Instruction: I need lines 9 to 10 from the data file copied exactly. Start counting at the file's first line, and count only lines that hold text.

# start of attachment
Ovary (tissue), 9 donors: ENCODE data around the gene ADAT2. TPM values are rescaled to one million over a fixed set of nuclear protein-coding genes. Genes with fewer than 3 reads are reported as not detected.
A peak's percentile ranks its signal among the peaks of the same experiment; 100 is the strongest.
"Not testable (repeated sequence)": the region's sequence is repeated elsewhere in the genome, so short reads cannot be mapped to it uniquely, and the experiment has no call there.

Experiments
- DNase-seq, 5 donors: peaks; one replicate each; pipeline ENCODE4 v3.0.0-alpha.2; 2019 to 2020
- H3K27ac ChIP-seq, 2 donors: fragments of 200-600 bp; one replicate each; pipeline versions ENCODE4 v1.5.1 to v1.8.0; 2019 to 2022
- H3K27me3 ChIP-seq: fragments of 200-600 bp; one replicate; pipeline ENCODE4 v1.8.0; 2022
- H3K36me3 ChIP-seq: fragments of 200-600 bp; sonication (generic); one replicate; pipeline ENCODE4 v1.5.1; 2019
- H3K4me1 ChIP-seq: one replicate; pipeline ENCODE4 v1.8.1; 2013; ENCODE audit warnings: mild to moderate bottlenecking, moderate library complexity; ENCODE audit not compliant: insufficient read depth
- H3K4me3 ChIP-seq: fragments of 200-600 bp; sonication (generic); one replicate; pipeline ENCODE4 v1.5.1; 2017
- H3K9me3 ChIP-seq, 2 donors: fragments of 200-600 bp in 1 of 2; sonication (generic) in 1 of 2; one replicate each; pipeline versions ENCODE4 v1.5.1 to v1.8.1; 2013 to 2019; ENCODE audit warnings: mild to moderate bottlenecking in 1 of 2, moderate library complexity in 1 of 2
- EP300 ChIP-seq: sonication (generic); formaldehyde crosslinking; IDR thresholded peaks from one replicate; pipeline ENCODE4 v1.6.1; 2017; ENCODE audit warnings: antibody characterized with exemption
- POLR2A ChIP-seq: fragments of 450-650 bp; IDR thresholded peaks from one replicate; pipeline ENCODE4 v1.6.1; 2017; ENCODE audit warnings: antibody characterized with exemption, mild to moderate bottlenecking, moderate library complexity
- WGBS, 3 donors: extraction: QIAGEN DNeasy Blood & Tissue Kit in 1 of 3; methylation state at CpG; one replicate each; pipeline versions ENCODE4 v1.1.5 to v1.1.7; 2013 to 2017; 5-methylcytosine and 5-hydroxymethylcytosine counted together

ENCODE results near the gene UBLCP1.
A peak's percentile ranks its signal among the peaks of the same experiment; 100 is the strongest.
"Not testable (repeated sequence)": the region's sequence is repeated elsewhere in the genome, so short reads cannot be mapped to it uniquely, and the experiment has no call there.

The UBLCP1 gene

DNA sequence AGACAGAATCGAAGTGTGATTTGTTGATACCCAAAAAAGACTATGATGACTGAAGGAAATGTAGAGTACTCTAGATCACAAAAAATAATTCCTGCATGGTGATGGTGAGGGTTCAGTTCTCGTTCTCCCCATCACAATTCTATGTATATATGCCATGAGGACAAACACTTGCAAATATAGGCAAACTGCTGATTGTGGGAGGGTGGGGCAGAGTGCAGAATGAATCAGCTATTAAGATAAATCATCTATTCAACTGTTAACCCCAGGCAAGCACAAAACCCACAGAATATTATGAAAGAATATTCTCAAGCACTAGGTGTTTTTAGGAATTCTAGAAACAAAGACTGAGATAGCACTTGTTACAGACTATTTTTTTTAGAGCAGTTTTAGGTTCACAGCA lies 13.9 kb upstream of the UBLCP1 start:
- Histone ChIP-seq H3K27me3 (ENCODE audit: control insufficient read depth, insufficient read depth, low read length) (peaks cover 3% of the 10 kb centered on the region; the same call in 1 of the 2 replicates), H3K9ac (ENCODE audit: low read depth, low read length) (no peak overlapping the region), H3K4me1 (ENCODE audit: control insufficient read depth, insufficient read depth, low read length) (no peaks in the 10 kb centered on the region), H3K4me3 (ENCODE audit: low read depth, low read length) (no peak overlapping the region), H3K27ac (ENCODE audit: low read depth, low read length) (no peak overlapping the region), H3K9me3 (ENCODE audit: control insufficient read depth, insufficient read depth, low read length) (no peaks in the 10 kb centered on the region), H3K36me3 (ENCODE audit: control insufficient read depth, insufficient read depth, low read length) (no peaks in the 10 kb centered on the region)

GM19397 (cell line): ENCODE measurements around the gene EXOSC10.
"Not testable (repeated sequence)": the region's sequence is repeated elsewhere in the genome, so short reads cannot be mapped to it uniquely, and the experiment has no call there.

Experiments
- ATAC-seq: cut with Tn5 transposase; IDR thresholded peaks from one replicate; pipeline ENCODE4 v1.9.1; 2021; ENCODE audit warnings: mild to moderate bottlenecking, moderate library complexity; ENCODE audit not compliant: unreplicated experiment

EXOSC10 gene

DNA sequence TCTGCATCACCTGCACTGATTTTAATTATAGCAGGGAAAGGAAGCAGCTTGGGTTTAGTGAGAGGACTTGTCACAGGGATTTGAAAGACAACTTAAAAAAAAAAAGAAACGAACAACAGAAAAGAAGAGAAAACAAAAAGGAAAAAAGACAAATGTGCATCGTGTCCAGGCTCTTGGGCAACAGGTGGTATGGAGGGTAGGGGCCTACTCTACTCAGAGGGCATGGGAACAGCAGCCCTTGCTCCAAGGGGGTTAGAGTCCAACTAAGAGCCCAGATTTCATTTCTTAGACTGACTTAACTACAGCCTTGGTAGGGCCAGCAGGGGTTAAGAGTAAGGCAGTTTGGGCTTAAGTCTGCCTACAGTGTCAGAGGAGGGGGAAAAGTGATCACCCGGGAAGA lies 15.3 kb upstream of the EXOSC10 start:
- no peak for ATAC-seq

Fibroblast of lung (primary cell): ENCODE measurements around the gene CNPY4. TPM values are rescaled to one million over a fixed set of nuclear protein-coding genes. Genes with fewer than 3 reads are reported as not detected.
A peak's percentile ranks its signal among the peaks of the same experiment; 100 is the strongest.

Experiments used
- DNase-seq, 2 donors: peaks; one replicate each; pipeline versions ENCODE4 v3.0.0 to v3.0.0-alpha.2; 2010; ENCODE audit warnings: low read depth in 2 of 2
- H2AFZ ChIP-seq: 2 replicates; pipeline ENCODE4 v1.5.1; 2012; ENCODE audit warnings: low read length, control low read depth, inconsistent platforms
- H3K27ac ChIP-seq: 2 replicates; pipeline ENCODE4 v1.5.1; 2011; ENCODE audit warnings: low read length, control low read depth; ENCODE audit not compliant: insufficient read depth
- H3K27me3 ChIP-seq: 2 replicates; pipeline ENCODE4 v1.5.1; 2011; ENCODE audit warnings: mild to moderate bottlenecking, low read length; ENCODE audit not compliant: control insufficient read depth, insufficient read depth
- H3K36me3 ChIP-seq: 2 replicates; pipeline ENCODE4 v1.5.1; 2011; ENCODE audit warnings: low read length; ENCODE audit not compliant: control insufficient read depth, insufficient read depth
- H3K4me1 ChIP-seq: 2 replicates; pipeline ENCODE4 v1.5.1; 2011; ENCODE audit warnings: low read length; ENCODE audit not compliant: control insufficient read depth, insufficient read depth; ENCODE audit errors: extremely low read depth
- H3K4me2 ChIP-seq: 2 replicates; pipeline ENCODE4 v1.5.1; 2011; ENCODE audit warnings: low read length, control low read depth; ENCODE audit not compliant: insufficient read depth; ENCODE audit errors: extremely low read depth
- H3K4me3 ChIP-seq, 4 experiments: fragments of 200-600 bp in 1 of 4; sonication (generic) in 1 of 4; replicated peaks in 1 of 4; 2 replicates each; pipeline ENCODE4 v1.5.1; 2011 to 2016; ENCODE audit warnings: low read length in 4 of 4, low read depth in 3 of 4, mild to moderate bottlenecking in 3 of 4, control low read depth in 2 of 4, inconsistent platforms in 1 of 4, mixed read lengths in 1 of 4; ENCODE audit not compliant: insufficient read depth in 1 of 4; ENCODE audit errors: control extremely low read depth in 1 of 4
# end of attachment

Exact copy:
- H3K4me1 ChIP-seq: one replicate; pipeline ENCODE4 v1.8.1; 2013; ENCODE audit warnings: mild to moderate bottlenecking, moderate library complexity; ENCODE audit not compliant: insufficient read depth
- H3K4me3 ChIP-seq: fragments of 200-600 bp; sonication (generic); one replicate; pipeline ENCODE4 v1.5.1; 2017